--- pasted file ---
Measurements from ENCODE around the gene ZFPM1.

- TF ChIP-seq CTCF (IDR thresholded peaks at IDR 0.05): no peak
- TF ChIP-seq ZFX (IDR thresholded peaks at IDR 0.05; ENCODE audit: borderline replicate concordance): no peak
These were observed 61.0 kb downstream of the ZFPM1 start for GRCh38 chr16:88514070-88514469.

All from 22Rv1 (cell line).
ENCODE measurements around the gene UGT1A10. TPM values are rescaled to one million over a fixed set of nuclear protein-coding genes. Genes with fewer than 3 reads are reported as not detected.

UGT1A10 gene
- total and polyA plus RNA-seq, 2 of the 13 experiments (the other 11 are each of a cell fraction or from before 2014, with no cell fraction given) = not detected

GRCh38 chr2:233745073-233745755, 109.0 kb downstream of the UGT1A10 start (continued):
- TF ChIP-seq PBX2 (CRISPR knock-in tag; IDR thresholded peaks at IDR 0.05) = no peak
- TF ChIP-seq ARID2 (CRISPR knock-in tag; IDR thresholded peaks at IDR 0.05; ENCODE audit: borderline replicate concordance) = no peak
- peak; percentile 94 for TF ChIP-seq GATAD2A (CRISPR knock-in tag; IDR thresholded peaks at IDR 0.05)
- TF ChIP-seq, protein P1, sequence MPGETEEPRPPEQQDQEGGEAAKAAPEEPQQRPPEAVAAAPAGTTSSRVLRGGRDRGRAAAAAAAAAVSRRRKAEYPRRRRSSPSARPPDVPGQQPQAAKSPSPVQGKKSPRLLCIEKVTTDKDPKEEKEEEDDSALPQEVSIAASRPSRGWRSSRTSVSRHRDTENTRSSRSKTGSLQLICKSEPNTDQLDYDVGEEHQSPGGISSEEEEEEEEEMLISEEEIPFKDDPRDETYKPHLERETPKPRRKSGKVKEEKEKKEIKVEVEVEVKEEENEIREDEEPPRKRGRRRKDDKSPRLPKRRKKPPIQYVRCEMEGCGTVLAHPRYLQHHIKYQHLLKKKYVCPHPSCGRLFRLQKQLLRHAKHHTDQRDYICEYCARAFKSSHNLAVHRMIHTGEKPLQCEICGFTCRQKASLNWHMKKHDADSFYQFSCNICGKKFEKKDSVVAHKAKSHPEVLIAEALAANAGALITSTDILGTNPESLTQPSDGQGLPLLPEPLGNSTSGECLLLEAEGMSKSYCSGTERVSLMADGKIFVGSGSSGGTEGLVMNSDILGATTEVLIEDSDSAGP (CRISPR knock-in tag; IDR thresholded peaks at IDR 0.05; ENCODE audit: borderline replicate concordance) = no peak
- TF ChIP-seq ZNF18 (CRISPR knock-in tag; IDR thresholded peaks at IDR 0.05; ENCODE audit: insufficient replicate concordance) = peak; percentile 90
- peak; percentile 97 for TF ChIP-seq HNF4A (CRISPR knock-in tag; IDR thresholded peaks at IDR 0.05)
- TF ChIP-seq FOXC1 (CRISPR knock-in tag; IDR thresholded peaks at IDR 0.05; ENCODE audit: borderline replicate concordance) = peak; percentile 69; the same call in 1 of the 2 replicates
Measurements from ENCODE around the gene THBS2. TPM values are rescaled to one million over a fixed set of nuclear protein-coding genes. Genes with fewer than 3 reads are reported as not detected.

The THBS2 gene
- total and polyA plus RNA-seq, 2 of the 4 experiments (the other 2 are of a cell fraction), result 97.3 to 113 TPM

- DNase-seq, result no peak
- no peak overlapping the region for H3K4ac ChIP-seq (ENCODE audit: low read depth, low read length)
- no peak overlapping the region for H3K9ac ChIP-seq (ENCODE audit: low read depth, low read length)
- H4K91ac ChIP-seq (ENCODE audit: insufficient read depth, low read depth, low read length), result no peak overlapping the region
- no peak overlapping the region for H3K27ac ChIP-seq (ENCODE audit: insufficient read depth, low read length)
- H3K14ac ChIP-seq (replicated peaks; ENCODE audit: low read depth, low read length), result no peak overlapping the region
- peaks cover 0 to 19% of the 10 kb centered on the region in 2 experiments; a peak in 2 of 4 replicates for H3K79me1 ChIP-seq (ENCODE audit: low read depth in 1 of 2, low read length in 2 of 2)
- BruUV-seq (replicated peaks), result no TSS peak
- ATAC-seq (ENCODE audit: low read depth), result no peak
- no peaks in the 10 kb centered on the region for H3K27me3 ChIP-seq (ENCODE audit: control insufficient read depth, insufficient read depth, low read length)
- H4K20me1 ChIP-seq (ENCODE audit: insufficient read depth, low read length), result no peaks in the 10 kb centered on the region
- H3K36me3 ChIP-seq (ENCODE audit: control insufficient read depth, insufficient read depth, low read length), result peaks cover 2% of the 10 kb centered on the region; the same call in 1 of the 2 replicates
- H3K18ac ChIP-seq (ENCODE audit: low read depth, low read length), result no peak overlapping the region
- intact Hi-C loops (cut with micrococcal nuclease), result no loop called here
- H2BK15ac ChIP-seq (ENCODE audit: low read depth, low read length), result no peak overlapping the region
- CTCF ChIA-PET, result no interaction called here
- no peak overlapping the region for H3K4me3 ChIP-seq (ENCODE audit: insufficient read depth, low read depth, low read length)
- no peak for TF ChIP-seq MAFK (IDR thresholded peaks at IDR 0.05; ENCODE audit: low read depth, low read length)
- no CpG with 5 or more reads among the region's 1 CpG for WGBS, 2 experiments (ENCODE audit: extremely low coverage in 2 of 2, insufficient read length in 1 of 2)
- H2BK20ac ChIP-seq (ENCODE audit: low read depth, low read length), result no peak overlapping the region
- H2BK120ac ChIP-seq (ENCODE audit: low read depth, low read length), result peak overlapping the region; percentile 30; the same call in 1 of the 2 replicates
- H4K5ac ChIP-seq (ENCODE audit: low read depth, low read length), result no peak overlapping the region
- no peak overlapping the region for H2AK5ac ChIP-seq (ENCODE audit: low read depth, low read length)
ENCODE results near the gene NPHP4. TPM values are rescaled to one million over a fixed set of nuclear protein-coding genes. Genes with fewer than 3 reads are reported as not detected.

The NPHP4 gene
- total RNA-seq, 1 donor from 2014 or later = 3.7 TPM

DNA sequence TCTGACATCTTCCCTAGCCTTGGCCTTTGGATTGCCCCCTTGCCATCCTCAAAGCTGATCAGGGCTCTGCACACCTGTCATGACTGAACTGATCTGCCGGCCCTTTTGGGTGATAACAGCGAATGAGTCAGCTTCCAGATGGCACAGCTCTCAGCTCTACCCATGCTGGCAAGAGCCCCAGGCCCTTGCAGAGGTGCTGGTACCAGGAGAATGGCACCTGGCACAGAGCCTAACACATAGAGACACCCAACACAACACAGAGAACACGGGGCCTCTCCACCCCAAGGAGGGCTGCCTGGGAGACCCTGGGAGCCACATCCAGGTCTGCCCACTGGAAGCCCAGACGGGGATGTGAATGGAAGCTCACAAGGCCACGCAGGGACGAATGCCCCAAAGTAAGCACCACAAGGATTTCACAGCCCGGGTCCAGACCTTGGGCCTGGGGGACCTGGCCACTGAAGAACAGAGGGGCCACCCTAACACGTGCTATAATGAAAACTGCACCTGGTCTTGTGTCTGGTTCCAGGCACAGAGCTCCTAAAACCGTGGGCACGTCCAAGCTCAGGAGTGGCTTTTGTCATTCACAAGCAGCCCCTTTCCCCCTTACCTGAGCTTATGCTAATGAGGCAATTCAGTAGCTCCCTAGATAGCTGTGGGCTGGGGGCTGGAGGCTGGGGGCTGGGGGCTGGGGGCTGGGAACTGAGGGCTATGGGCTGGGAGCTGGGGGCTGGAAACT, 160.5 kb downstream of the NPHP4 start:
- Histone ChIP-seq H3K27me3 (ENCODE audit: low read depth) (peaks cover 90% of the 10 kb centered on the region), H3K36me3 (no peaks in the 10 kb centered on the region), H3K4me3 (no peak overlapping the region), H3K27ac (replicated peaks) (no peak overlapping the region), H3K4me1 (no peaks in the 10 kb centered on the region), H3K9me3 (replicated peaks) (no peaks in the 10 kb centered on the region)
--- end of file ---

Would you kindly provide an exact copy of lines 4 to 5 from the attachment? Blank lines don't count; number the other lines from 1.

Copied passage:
These were observed 61.0 kb downstream of the ZFPM1 start for GRCh38 chr16:88514070-88514469.

All from 22Rv1 (cell line).